The Richmond Hill Barn Theatre's performance of Bingo at times feels like playing bingo - hoping for a letter and number combination that you don't quite get, but finding yourself pleasantly surprised when you make a full card by the end.
Allan Stratton's farce is a script that demands a lot of comedic timing with a major sense of urgency, and while director Dana Skiles' Thursday-night staging of the show highlighted a lot of its playfulness, it was, at times, missing the urgency. But there were wonderful moments of verbal ping pong that I just loved.
Bingo's story follows Josh Wielenga's David Pearce, a literature teacher who is hoping to make tenure - and who apparently doesn't have locks on his doors, as the rest of the cast swoops in and out of his home office.
We are first introduced to college student Linda, who is working on her poetry with David. Linda, over the course of the show, slowly ingests more and more drugs, and is extraordinarily well-played by Rebecca McCorkle, whose comedic understanding of the character shined throughout. (At the beginning of Act II, there's a scene between David and a very loaded Linda, and McCorkle's line deliveries left me giggling well after the show was over, as did her reaction to the lights being turned down - she thought she was going blind.)
Next we meet David's colleague Margaret Bip, an outspoken woman whose husband happens to be David's boss. Margaret confides that in order to get back at her husband, she told him that she and David were having an affair. Enter the slew of misunderstandings, and farcical gold. Jackie Skiles, as Margaret, commands the stage from her first line. Befriending a bottle (or two) of scotch and becoming ever more drunk as the show progresses, Skiles does an excellent job of playing inebriated but remaining coherent, never taking things as over-the-top as the script could easily allow for. She also has one very funny moment, with Margaret drunkenly mocking one of Linda's poems behind her back, that could have gone on all night.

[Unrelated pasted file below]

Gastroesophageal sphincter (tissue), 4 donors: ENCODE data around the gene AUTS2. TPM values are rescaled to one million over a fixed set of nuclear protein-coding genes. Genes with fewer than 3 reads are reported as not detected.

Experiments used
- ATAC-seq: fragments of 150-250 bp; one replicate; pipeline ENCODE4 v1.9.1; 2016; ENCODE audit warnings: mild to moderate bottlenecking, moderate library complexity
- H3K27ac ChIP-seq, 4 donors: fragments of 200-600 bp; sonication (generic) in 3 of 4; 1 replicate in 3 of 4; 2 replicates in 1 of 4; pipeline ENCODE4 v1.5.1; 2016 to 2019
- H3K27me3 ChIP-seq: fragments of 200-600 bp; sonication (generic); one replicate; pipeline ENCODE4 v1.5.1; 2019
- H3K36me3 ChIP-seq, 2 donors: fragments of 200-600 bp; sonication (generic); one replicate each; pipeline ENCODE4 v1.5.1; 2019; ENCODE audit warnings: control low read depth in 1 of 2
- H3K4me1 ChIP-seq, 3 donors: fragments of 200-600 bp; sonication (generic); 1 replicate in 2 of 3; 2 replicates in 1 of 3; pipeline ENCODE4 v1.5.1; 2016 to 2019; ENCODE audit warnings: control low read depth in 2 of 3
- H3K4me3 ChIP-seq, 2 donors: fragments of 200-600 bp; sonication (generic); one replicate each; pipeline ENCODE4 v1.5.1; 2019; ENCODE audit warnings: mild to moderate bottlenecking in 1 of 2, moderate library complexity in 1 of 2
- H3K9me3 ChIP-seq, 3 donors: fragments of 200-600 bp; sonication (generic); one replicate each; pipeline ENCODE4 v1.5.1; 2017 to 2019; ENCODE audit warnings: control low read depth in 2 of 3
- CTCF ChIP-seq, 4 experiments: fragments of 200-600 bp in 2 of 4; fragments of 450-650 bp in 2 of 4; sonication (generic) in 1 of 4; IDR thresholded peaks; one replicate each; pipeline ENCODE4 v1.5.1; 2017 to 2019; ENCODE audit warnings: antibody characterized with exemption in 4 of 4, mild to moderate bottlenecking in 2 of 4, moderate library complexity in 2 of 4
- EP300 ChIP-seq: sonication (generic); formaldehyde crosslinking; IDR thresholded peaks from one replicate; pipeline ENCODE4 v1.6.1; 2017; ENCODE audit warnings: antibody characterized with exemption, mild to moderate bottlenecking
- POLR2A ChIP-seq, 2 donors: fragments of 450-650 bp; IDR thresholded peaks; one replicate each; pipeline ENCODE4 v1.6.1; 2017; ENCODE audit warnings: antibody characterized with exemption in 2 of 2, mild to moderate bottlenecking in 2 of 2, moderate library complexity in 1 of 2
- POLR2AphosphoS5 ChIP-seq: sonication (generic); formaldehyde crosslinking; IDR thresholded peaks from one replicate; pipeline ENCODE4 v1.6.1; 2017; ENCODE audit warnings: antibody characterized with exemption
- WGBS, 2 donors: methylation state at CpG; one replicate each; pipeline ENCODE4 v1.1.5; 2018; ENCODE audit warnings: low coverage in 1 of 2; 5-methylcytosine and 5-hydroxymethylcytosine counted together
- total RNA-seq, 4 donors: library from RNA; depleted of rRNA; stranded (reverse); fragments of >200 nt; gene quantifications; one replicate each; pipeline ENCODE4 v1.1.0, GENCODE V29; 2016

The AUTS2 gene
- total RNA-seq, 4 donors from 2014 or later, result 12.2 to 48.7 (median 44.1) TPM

Margaret's husband George is another of David's uninvited guests, and Greg Bouljon does an elegant job of playing this distraught husband. Bouljon jumps from angry to confused to sad, as one would if an affair was discovered, until his George becomes blinded by an enraged determination to find his wife in David's office. David, meanwhile, tries to placate Margaret and George and get them back together - despite the two continually missing each other while breezing through David's home - and Wielenga played the sympathetic and understanding sides of David well. But I was missing the character's sense of desperation all night, as David's genuine fear of losing his tenure, his job, or having even worse happen was not really present.
The final character to enter this melting pot is Bryan Woods' insurance salesman Weldon Plum, a man fixated on selling David death insurance. Woods, in a great characterization, makes confident acting choices that are enjoyable to watch, and even when playwright Stratton makes dramatic leaps from one idea or plot point to another, Woods does his part to make the script work. (For those wondering, the first hint why the show is called Bingo comes from Weldon having a meltdown in David's office about his wife being addicted to the game, even though she never wins.)
It works especially well when the pacing really ramps up, and I loved the quick bursts of dialogue that made it seem as though the characters were playing catch, or like we were watching a tennis match. Whenever these speedy verbal tosses would pop up, the cast would be so on top of the script that Bingo reminded me of a comedy you'd see on the BBC. At one particular moment, there were even three different conversations overlapping one another, and director Skiles made great use of all four corners of her space here, allowing the physical choices to match the verbal ones.
Bingo, at times, seems like it has a cynical or dark message suggesting that every time you think you're about to win, you lose. But that message gets turned around through Richmond Hill's winning presentation, as even Linda, perhaps the looniest of all the show's loons, smartly states, "On an elevator, sometimes it goes up, and sometimes it goes down. Just like life."
Editor's note: Author Brent Tubbs will be contributing reviews alongside the Reader's other new local-theatre correspondents Jeff Ashcraft, Dee Canfield, Heather Herkelman, and Victoria Navarro.
Bingo runs at the Richmond Hill Barn Theatre (600 Robinson Drive, Geneseo) through November 15, and more information and tickets are available by calling (309)944-2244 or visiting RHPlayers.com.